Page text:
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Working as a researcher | Building supportive relationships

Updated Thursday, 30th July 2020

Read through the following sections and consider how you might use the ideas to help you develop as a researching professional. 

The comments from other EdD students might give you insight into how they approached these areas. As you read the sections make a note of any actions and add them to your Researching Professional Development Plan. You can then discuss your action plan with your supervisor and revisit it at the end of the EdD year.
 
 

Relationships with supervisors

What others said:

Sometimes you hit a wall and you need to say to someone ‘what is going on with me, am I on the right lines here?’ You just need someone else to look at it … quite a few times I have sent [my supervisors] an email with just a few questions, just to clarify my thoughts, and that has been fine.

[EdD student, Year 1]

I would compare them to mentoring … showing you the way, making suggestions but not trying to tell you what you should do. Being available to advise you when you are not quite sure what is supposed to happen.

[EdD student, Year 3]

One of the best things that my main supervisor did was to understand that I needed to be left alone and to work largely independently.

[EdD graduate]

Points for you to consider:

  • What do you most want from your relationship with your supervisors in the next year? Have you discussed this with them?
  • Which aspects of your contact with your supervisors work best for you?
  • Have you let your supervisors know how you would prefer them to interact with you?

Support from other students

What others said:

We can talk as a group on our cohort forum and that is very useful. I think sometimes when you hit a bit of a wall and you can talk to other people in the same boat as you that is really helpful because that is our classroom if you like, or our common room.

[EdD student, Year 1]

It was great to meet up with the other students on the programme … many students made friends with others and became ‘study buddies’.

[EdD graduate]

Points for you to consider:

  • Have you taken advantage of the support available from other students?
  • Have you been able to support others with their studies?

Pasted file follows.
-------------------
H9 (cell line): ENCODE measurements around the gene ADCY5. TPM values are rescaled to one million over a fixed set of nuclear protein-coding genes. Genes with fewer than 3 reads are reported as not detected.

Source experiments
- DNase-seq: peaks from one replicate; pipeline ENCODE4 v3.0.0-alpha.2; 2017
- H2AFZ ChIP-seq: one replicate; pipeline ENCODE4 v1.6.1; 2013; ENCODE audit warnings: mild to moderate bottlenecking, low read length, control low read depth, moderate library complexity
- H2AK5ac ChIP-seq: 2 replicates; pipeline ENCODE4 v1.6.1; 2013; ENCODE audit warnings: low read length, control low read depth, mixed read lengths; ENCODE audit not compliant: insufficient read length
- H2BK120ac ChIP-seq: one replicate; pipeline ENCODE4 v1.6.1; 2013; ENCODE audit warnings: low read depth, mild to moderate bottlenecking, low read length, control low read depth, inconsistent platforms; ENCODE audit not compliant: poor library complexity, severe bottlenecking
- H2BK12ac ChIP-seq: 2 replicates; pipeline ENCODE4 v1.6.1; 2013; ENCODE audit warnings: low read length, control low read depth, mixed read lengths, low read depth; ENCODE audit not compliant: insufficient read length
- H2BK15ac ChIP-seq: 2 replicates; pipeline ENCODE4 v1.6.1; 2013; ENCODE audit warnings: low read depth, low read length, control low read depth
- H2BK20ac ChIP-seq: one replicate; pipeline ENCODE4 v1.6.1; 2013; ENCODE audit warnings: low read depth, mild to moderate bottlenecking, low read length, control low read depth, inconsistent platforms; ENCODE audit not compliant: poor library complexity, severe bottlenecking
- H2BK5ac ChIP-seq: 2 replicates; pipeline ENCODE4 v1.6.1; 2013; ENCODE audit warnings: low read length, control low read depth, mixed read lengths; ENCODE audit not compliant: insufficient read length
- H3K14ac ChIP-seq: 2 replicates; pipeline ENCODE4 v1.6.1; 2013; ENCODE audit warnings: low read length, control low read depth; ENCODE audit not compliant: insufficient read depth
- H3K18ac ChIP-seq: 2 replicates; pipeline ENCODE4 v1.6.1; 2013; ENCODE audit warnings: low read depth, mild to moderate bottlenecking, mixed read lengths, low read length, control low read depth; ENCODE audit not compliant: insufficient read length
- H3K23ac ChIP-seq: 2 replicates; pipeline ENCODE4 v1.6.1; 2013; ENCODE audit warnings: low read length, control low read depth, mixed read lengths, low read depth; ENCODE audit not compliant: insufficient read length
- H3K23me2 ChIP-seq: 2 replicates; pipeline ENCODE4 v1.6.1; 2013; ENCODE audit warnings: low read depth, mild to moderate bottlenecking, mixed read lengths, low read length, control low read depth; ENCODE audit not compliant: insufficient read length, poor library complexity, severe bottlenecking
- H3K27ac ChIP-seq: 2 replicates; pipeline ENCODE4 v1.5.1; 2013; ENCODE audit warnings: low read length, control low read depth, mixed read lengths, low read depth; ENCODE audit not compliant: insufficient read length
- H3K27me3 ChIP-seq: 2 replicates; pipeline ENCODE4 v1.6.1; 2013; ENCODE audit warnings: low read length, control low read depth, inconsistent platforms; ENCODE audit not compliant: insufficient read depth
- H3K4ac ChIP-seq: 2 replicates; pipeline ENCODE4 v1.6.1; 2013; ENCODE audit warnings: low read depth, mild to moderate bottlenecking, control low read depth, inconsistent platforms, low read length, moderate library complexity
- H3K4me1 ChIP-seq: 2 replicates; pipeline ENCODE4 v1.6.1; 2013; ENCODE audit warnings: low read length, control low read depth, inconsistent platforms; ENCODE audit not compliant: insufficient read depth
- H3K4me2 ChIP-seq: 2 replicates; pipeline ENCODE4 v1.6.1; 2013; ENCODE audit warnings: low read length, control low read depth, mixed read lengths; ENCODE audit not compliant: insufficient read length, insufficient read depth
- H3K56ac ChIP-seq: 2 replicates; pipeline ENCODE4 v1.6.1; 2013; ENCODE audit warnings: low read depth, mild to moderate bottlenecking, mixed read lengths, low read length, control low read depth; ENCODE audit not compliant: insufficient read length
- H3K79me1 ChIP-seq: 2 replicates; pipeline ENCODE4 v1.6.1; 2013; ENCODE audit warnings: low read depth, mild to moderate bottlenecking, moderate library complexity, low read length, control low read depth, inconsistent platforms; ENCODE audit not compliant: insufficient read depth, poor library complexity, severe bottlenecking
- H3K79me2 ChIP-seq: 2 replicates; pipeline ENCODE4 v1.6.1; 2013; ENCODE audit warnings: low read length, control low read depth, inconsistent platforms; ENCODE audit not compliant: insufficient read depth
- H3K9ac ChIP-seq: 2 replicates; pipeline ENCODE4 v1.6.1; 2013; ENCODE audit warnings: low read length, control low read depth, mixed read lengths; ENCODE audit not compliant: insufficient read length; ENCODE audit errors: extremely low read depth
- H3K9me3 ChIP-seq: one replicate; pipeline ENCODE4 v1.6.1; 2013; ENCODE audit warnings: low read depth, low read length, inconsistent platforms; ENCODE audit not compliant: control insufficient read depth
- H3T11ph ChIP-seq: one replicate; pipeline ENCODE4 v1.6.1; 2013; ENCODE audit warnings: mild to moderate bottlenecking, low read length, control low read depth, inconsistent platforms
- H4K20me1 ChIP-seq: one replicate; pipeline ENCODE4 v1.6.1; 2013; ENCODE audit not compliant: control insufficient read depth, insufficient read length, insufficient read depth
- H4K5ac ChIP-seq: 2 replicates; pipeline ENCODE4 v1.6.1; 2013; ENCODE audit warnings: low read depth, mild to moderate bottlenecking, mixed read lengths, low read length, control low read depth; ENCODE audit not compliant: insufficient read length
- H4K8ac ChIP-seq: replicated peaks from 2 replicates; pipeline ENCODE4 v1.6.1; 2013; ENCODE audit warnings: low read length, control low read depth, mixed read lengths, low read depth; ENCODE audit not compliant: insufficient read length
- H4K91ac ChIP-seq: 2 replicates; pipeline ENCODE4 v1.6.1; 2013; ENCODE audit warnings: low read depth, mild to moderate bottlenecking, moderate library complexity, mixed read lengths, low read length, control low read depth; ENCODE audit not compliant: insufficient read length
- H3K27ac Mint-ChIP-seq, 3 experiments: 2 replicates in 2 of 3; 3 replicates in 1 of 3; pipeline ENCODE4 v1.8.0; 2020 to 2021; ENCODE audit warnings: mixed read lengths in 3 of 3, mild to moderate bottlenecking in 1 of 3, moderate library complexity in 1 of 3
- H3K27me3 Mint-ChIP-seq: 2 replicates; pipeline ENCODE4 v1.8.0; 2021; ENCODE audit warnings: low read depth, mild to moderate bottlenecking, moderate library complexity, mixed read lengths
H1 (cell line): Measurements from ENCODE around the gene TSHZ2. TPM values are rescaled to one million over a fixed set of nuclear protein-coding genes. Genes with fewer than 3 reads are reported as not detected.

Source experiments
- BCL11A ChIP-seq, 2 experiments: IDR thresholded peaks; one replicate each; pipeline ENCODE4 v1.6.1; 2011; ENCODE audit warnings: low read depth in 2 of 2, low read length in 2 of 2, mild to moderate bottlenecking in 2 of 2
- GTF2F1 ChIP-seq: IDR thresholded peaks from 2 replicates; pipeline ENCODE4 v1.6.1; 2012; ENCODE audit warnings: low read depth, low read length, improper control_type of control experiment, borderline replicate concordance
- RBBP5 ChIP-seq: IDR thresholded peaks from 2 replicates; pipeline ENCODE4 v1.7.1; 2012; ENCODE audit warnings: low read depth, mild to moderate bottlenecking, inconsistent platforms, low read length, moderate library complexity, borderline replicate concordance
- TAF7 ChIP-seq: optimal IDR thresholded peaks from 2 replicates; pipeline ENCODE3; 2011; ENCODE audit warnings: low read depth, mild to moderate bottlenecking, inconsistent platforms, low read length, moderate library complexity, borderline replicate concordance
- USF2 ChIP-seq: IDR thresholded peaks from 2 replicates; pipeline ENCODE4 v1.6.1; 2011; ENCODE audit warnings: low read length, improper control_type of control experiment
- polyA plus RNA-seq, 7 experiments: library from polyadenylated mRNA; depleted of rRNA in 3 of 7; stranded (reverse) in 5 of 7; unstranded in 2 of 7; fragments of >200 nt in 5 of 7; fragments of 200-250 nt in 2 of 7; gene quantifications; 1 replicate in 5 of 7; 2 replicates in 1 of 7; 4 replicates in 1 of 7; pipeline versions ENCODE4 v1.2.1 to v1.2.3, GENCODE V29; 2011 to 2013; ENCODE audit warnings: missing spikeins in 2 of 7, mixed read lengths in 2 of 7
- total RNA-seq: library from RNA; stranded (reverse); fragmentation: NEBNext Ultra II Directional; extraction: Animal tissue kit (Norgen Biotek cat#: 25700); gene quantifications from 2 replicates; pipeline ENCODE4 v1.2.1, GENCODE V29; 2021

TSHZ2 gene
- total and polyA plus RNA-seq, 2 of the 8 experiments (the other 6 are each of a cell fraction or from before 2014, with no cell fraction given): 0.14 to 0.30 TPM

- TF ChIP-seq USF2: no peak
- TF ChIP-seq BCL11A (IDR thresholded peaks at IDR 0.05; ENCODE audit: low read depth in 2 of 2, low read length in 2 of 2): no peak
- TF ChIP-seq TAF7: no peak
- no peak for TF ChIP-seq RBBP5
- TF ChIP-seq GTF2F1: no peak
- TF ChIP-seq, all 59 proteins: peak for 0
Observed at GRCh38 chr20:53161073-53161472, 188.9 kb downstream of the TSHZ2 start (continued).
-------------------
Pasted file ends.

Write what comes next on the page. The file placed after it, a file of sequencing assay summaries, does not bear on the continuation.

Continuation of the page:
• Is there anything you might do differently about this area in the next year?

Engaging with work colleagues about research

What others said:

I wonder whether I shouldn’t have started by finding out what the perception of the staff was and then tried to build on that perception through using research rather than saying ‘this is the problem’. I should have asked them perhaps what they saw as the problem.

[EdD student, Year 2]

Teachers initially were a little bit reluctant to be part of the research. … They suddenly started to panic ‘oh my goodness, she is going to come into class, is she going to start questioning what we do, how we do it, the mistakes we accidentally make etc. etc.’ … that sort of passed when they realised that wasn’t my intention at all, my intention was to make our job easier for us and at the same time a better learning experience for the students.

[EdD student, Year 3]

My work colleagues weren’t particularly interested in what I was doing despite several offers. … The one big support that I got was from my head teacher and if I needed to go out of school [to collect data] he would let me, we would find ways round it and I occasionally said ‘look, I don’t mind not being paid for the day but can I go to such-and-such a place?’

[EdD graduate]

Points for you to consider:

  • How much have you explained to your work colleagues about the impact (if any) your research might have on them?
  • Is there more you could do to help them see the potential benefit of your research?

The impact EdD study had at home

What others said:

I have to admit that I did get far too into my EdD and became quite antisocial at home, until I was told.

[EdD student, Year 3]

My [partner] has always been fantastic so that is OK. My sisters are a little bit ... well we will talk about that for a moment and then we will go on to something else. I think they have found it quite hard, difficult to deal with.

[EdD graduate]

Points for you to consider:

  • How would you describe your work-research-life balance?
  • What might you or others do in the next year to try to improve the balance?
  • Do you take as much interest in what others are doing as they take in your research?

This section has been about ‘building supportive relationships’. Before moving on, have a final look at the actions you have added to your Researching Professional Development Plan as a result of working through this section. Will your planned actions help you move forward over the coming year? Will they help you in your work as a researcher? Are there any other actions that you feel might help you?

Return to the Researching Professional Development Framework.

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